He estimated that less than half of civilian contract work at the fort is initiated there.

Heart of Texas Defense Alliance executive director Bill Parry pointed out other complexities. “Some people have multiple contracts,” he said, “and in some cases, a contractor will partner with a disadvantaged or minority-owned business, known as an 8A business, because those firms are supposed to get a certain percentage of contracts, so you’ll have an 8A contract with a bigger firm behind it, and it’s not obvious just by looking at the contract. These are things other contractors may not know.

“We tried talking to Washington, but there’s no one location where we can find everything out. We won’t know until we can find out all possible contracting mechanisms,” Crutchfield said.

“We’re all constantly trying to think of who we know who’s not on the list. And there are a lot of eligible members of the contractors who haven’t heard of it,” he said.

“And we have to find ways to create an environment where people feel comfortable sharing information that will be useful.

“The reality is that we may never be able to list them all, but we can get to the point where we know percentages. We get smarter about it every time we try something.”

Crutchfield pointed out previously that Killeen started attracting more attention from out-of-town and out-of-state businesses seeking to expand when it reached 100,000 population. Bigger revenue figures would have the same effect.

“A more accurate estimate would cause the state to invest more in the area with roads and all other kinds of services,” he said, “but unless we get it on paper, it will make no difference. We need it to show legislators and chief executive officers.”

One tactic in bringing contractors out of the shadows might be to convince the ones who can to concentrate more activity here. One company that did that recently is Engineering Solutions and Products Inc., a field support and training firm based in New Jersey that established a training center and warehouse here in 2006 after three years of growing operations at Fort Hood. The company joined the chamber, and local director Michael Womer publicly thanked about 25 Central Texas companies and organizations for helping with the establishment.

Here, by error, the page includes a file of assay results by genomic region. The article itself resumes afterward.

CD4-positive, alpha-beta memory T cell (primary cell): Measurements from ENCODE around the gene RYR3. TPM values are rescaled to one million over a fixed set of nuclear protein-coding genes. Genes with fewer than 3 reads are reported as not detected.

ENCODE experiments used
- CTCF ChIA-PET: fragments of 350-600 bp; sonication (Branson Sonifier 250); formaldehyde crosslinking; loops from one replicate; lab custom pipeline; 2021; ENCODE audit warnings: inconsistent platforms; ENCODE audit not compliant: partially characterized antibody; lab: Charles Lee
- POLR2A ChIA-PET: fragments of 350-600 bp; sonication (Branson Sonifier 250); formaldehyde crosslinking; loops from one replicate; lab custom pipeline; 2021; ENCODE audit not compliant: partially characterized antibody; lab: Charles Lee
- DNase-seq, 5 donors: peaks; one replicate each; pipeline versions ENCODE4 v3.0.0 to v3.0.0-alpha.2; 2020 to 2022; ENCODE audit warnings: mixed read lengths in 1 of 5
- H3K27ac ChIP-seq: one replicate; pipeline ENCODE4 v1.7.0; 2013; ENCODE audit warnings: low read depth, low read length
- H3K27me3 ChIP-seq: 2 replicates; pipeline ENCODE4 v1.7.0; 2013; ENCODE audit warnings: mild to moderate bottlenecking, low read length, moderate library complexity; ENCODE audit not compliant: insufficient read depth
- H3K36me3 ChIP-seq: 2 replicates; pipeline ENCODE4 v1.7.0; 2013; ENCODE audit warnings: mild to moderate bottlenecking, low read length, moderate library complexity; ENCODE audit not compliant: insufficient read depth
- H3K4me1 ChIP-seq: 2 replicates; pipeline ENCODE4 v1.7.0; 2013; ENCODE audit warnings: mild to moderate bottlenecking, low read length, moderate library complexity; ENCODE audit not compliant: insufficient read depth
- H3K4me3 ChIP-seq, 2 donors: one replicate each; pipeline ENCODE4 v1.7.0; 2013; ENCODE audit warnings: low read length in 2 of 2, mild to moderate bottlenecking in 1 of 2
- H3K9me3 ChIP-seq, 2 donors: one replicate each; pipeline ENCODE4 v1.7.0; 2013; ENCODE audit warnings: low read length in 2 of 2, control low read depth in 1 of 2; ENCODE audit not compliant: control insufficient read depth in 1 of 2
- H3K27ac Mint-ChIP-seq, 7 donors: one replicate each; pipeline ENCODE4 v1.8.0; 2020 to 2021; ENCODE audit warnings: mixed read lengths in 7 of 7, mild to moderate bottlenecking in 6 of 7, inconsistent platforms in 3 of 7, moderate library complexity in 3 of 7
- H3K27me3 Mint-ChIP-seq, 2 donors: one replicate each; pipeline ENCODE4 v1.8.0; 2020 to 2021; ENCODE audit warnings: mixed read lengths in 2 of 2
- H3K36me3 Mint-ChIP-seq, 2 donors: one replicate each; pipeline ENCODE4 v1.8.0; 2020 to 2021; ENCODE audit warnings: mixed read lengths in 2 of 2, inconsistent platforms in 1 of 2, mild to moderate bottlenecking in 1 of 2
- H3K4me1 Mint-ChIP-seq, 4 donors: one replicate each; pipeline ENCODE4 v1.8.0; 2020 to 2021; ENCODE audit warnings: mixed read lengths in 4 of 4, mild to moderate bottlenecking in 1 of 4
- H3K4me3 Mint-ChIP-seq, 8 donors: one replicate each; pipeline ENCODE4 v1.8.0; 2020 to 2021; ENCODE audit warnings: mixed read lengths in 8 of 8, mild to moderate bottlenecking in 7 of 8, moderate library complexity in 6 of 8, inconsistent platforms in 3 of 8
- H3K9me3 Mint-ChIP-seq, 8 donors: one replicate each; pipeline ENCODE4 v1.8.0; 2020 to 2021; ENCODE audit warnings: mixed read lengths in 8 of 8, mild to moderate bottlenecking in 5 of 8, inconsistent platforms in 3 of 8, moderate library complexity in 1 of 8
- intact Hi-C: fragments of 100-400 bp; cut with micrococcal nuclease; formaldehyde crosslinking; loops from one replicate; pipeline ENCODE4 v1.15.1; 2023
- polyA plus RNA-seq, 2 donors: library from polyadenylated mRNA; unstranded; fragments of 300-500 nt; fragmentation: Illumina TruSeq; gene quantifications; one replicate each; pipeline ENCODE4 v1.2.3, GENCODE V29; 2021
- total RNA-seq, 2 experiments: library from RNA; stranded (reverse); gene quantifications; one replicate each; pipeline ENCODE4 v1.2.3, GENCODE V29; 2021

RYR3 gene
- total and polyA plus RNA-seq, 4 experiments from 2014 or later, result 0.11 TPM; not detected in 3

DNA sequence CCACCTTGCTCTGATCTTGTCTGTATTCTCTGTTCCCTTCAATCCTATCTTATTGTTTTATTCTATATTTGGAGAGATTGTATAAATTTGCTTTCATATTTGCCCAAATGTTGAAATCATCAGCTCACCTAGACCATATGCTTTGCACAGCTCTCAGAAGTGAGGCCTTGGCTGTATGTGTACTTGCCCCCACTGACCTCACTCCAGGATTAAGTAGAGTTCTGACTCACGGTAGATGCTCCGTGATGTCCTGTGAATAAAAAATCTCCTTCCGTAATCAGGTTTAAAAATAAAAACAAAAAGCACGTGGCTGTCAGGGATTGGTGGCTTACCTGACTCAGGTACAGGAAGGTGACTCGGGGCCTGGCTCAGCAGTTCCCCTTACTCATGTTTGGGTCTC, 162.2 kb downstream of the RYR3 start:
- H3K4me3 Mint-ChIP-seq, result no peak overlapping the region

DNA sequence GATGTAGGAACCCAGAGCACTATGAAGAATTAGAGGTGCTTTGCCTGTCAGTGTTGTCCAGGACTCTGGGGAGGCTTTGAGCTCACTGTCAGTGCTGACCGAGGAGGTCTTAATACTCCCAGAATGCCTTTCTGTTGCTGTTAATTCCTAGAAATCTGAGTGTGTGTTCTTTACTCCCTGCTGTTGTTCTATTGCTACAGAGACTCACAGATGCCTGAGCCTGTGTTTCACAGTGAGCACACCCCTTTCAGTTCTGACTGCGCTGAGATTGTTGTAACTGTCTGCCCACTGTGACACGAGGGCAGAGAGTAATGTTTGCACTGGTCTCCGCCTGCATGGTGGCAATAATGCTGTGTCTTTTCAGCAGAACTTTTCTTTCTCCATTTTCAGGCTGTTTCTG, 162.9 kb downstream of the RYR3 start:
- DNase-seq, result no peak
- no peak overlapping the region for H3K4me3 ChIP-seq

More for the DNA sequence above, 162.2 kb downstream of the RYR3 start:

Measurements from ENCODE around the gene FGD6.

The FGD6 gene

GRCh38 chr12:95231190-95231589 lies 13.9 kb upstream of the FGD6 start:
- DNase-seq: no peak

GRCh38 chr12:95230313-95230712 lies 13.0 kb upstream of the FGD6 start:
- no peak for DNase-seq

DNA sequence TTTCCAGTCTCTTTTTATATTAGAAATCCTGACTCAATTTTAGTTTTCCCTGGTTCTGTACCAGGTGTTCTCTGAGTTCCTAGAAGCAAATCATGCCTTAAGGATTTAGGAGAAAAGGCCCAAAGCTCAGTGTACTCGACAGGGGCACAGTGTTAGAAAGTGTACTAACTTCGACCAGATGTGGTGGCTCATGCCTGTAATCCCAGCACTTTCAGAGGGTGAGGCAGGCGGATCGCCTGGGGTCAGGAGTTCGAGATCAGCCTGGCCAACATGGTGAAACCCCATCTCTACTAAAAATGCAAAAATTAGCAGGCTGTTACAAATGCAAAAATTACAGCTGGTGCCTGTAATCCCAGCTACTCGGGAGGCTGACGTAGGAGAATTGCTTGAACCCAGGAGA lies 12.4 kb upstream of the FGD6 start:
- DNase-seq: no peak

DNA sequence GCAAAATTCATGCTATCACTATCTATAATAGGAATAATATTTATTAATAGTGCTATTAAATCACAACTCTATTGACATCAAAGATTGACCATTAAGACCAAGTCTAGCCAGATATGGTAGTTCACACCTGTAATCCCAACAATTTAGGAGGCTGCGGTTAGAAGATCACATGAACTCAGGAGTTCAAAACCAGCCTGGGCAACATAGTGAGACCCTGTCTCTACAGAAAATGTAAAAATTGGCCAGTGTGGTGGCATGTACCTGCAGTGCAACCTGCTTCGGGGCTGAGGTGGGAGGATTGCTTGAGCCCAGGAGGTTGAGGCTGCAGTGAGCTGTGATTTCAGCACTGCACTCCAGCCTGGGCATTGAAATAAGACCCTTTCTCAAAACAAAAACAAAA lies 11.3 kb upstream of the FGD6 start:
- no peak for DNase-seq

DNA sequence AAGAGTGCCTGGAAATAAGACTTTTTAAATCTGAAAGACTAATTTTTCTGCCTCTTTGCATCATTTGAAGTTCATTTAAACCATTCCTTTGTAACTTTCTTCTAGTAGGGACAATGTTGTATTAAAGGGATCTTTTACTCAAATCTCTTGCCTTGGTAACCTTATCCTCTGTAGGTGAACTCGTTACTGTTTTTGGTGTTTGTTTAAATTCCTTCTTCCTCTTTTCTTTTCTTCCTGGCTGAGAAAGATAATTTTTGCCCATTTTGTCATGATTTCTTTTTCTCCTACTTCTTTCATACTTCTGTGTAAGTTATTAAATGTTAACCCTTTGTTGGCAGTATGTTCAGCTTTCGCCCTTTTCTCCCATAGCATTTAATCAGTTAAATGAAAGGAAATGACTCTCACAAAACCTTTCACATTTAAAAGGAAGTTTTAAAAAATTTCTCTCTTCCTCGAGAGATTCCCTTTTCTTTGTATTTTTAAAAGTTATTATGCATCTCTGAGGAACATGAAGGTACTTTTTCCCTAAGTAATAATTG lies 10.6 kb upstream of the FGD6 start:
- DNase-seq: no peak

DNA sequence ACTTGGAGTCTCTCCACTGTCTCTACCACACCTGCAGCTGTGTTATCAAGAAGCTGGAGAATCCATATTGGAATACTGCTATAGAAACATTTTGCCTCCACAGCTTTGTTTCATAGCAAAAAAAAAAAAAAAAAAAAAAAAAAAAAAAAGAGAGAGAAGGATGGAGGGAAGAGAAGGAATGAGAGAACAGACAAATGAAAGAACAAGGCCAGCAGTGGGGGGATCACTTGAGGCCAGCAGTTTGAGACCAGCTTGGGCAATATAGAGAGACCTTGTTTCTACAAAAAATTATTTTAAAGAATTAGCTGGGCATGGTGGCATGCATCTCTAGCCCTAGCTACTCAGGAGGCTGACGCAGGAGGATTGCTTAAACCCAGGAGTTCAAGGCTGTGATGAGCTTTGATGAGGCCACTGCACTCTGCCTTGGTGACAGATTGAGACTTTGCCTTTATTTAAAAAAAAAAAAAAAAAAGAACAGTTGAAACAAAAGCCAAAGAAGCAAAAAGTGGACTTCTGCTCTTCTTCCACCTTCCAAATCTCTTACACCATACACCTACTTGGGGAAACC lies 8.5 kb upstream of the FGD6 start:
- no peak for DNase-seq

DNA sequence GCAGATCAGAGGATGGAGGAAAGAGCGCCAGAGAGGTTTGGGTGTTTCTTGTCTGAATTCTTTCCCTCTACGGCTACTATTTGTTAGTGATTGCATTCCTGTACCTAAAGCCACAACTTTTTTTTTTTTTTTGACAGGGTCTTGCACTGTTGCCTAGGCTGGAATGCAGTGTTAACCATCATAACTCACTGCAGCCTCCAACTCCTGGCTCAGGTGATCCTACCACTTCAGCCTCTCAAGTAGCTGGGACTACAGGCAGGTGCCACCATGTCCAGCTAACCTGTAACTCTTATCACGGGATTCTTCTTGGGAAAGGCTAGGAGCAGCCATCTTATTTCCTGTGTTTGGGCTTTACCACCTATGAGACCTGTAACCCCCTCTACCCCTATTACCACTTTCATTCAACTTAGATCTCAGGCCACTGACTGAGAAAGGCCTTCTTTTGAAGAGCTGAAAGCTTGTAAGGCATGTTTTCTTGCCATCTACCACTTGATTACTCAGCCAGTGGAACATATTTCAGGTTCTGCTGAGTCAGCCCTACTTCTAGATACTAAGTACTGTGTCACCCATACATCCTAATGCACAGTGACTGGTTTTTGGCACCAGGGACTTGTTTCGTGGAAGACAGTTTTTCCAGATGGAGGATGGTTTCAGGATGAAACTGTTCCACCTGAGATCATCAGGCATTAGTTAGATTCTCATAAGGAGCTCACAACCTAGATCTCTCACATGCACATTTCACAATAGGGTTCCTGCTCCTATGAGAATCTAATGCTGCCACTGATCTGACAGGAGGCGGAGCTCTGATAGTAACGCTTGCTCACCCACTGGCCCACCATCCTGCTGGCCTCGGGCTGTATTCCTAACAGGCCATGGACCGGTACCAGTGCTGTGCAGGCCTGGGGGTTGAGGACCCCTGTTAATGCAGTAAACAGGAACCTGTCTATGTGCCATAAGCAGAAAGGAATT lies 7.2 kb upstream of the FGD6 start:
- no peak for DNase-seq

The corporation’s work is highly technical, and personnel based here travel around the world. But contractors include everything from gate security, which draws $11.5 million annually, to groundskeepers.

And the contractors council now provides a vehicle for leadership roles for companies planted here. Munden, a retired Army colonel, had never been stationed at Fort Hood, but Camber Corp. sent him here to establish a branch that operates worldwide.

“The contractors who become active in the community tend to thrive more than those who don’t,” Stephenson said. “The contractors council is all about things that will provide jobs. Right now we have lots of soldiers coming back disabled. We have vehicles that can survive the explosion of improvised explosive devices that still cause concussions in the soldiers in them. Many, many contractors hire as many veterans as they can because they understand the Army, and sometimes disabled veterans form a high percentage of their personnel.

“We hope to provide more and more opportunities.”

Contact Don Bolding at or call (254) 501-7557

(0) comments

Welcome to the discussion.

Keep it Clean. Please avoid obscene, vulgar, lewd, racist or sexually-oriented language.
Don't Threaten. Threats of harming another person will not be tolerated.
Be Truthful. Don't knowingly lie about anyone or anything.
Be Nice. No racism, sexism or any sort of -ism that is degrading to another person.
Be Proactive. Use the 'Report' link on each comment to let us know of abusive posts.
Share with Us. We'd love to hear eyewitness accounts, the history behind an article.